f. Check the order confirmation page

Now, can you identify which of these is a composite step? Right- Step (e)

Remember, test cases are always about “How” to test so it is important to write the exact steps of “How to check out and pay” in your test case.

Therefore, the above test case is more effective when written as below:

a. Launch
b. Search for a product by entering the product keyword/name into the “Search” field on the top of the screen
c. From the search results displayed, choose the first one
d. Click on Add to Cart in the product details page
e. Click on Checkout in the shopping cart page
f. Enter the CC information, shipping and billing information
g. Click Checkout
h. Check the order confirmation page

Therefore, a composite step is the one that can be broken down into several individual steps. Next time we write test cases, let’s all pay attention to this part and I am sure you will agree with me that we do this more often than we realize.

#2. Application behavior taken as expected behavior

More and more projects have to deal with this situation these days.

Lack of documentation, Extreme programming, rapid development cycles are few reasons that force us into relying on the application (an older version or so) to either write the test cases or to base the testing itself on. As always, this is a proven bad practice- not always really. It is harmless as long as you keep an open mind and keep the expectation that the –“AUT could be flawed”. It is only when you do not think that it is, things work badly.

As always, we will let the examples do the talking. If the following is the page you are writing/designing the test steps for:

tips for test cases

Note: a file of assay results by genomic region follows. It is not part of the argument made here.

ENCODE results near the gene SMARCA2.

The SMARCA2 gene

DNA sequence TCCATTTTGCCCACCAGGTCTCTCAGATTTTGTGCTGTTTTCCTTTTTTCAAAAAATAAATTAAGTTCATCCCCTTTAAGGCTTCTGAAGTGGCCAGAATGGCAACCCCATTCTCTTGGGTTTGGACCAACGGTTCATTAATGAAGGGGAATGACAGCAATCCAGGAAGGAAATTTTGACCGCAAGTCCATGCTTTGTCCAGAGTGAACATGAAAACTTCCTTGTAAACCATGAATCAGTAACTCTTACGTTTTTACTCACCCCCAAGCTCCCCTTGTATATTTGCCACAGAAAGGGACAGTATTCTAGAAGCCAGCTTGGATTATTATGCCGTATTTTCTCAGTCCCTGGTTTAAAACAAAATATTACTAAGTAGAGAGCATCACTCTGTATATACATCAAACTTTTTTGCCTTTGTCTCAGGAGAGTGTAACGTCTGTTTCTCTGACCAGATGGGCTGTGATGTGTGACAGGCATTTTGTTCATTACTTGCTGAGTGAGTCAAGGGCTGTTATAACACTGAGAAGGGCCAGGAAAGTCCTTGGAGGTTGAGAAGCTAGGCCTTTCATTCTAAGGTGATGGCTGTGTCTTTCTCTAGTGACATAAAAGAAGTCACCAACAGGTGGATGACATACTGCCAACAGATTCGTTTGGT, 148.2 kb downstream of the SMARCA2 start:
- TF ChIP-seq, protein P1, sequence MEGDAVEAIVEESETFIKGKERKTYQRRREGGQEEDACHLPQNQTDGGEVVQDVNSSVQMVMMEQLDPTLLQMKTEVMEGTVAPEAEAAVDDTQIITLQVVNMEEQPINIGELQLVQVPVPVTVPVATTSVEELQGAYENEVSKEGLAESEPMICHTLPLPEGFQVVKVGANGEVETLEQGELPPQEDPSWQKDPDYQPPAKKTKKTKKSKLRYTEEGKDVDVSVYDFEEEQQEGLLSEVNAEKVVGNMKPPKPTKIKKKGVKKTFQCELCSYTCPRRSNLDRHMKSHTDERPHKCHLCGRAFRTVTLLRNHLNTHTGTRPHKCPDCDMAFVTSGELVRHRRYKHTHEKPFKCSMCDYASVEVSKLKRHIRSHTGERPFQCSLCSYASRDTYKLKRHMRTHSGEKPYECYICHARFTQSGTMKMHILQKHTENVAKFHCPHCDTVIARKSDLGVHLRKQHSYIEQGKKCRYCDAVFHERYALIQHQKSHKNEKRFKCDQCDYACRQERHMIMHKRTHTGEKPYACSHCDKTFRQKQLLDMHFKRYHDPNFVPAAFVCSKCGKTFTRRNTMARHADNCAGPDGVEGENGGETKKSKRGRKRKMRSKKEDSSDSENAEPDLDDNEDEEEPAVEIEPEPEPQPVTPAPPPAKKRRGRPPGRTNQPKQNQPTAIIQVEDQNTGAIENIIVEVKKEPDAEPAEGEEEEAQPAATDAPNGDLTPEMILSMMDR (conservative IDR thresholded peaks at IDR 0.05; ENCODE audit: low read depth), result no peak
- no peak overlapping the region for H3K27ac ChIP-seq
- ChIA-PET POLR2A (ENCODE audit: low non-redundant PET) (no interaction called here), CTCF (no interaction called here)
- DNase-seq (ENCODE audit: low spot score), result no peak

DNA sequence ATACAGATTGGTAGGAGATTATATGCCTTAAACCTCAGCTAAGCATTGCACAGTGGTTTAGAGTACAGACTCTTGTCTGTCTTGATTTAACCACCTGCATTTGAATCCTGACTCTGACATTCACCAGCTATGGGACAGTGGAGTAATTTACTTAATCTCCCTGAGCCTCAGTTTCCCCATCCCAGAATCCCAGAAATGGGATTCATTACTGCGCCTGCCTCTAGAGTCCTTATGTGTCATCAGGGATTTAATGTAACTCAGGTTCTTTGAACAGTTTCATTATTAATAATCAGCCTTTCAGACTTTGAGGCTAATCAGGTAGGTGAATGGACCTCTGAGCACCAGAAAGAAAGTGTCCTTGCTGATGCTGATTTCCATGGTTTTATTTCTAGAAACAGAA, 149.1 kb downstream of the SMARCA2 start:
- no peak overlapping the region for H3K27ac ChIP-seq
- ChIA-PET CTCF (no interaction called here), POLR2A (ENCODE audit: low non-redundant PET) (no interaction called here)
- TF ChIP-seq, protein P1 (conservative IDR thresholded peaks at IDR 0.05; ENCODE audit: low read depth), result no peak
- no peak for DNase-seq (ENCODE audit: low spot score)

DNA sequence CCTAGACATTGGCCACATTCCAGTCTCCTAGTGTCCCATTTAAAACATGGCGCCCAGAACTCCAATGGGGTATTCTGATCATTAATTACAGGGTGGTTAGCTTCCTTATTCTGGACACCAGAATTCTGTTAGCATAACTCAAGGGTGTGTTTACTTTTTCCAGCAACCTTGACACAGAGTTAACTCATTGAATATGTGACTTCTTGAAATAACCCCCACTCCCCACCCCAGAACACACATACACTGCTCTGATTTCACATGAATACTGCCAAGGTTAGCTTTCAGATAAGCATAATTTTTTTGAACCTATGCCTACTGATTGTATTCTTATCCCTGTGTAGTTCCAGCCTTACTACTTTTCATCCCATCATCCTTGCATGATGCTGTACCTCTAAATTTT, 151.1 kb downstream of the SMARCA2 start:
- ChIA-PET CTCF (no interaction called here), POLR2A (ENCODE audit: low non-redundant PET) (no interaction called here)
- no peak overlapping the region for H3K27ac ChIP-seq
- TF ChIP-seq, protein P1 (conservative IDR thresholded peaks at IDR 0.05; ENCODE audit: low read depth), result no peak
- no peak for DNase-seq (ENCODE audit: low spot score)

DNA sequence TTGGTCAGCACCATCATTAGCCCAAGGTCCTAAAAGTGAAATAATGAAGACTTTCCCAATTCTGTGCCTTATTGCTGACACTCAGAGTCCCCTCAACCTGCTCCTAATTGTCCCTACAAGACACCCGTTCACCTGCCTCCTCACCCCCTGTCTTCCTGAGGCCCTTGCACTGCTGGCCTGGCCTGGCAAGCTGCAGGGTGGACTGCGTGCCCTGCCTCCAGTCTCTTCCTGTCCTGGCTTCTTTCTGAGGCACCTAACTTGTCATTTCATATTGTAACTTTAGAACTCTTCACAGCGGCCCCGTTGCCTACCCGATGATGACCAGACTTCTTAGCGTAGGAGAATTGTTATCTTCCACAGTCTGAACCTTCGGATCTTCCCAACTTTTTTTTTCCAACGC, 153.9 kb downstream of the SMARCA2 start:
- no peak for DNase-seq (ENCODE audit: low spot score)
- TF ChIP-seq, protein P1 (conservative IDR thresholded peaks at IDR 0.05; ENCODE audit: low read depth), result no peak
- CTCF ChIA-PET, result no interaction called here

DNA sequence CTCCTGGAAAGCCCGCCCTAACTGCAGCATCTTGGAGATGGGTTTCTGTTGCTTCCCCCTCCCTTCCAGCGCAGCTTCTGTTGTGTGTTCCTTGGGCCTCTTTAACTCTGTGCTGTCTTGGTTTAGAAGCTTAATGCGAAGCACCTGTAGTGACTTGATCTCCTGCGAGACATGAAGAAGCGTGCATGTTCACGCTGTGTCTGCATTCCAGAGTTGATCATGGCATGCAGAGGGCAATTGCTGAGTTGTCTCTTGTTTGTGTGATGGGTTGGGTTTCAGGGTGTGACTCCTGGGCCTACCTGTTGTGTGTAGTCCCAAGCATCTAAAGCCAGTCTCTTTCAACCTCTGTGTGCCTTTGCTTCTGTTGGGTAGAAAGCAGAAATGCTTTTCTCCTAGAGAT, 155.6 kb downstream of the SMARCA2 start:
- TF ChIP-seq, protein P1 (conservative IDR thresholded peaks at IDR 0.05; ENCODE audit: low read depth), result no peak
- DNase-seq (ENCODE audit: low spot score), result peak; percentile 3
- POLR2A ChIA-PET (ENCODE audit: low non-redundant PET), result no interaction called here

Case 1:

If my test case steps are as below:

  1. Launch the shopping site
  2. Click on Shipping and return- Expected result: The shipping and returns page is displayed with “Put your info here” and a “Continue” button

Then, this is incorrect.

Case 2:

  1. Launch the shopping site
  2. Click on Shipping and return
  3. In the ‘Enter the order no’ text box present in this screen, enter the order no.
  4. Click Continue- Expected result: The details of the order related to shipping and returns are displayed

Case 2 is a better test case because even though the reference application behaves incorrectly, we only take it as a guideline, do further research and write the expected behavior as per the anticipated correct functionality.

Bottom line: Application as a reference is a quick short cut but it comes with its own perils. As long as we are careful and critical it produces amazing results.

#3. Multiple conditions in one test case

testing meme

Once again, let’s learn from example – Take a look at the below test case steps: The following are the test steps within one test case for a login function.

a. Enter valid details and click Submit
b. Leave User name field empty. Click Submit
c. Leave the password field empty and click Submit